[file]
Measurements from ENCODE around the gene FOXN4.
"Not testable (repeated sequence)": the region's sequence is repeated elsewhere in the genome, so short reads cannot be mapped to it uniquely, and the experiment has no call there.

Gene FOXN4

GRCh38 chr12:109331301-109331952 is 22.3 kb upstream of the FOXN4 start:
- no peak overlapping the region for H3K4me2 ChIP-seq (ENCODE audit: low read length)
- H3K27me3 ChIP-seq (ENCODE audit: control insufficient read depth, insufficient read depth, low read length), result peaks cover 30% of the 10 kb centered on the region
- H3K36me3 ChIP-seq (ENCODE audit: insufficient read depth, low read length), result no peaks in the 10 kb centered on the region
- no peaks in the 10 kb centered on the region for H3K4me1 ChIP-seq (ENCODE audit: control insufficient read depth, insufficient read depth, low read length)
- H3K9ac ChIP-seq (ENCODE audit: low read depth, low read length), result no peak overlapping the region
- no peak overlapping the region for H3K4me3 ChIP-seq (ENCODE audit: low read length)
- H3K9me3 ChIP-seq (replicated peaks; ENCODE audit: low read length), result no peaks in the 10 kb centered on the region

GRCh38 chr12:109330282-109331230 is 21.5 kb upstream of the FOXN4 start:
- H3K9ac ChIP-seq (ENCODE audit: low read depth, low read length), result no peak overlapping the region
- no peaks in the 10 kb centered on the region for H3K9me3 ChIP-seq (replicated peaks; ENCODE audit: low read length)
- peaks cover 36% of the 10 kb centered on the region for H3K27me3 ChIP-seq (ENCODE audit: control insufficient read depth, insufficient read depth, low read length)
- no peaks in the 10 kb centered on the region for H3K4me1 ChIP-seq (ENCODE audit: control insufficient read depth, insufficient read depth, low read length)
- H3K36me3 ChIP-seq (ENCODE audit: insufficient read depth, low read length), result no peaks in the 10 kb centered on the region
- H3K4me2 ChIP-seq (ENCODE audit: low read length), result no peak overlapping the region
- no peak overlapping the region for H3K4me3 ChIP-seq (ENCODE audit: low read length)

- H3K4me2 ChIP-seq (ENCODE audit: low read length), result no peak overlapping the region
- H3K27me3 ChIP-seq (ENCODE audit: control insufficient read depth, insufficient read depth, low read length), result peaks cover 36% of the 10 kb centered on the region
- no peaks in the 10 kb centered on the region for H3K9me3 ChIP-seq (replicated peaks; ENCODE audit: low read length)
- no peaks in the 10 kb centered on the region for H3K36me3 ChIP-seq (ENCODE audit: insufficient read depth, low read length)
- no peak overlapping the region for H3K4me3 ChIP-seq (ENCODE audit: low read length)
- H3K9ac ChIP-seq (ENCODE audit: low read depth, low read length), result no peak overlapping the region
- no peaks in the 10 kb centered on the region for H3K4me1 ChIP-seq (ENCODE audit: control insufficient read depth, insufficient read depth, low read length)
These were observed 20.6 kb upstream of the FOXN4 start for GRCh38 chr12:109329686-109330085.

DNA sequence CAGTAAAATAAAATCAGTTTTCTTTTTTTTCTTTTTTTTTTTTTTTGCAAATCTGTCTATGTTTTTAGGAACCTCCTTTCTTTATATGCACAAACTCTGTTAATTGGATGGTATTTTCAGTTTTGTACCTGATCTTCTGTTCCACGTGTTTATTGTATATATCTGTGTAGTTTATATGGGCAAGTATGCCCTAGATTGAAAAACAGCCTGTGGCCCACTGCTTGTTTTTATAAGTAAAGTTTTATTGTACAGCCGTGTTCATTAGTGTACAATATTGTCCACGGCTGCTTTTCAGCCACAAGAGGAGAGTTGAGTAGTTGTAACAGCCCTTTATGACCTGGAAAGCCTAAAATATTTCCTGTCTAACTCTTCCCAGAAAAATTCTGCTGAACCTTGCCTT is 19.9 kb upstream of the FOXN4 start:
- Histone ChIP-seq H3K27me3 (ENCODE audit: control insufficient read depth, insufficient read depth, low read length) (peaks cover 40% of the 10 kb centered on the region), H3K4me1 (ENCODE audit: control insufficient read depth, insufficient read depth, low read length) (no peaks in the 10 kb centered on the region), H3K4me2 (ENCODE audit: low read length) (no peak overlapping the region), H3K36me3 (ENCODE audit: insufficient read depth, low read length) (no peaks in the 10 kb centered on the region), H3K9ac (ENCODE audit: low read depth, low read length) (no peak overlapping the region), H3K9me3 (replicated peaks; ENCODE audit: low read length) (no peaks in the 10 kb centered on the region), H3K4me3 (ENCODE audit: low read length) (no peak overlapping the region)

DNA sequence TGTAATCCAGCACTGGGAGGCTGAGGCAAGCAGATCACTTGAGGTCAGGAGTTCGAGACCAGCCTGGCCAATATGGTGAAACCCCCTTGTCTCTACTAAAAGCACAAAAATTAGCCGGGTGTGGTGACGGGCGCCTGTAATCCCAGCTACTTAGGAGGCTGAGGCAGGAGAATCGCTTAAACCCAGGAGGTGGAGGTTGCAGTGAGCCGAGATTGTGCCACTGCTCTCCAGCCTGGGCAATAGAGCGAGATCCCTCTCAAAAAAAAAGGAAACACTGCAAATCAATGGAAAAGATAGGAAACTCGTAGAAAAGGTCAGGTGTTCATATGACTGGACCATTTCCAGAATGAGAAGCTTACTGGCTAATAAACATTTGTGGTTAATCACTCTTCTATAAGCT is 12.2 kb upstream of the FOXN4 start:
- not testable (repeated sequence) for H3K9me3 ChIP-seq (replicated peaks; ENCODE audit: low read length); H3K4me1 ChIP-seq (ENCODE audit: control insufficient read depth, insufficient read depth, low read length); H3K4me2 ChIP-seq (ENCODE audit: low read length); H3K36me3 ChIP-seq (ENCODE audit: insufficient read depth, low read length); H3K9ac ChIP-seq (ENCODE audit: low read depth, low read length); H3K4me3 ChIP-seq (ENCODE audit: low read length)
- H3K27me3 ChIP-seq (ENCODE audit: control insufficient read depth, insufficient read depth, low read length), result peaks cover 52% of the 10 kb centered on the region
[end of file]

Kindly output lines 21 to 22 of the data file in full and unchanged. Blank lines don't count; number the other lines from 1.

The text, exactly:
- H3K27me3 ChIP-seq (ENCODE audit: control insufficient read depth, insufficient read depth, low read length), result peaks cover 36% of the 10 kb centered on the region
- no peaks in the 10 kb centered on the region for H3K9me3 ChIP-seq (replicated peaks; ENCODE audit: low read length)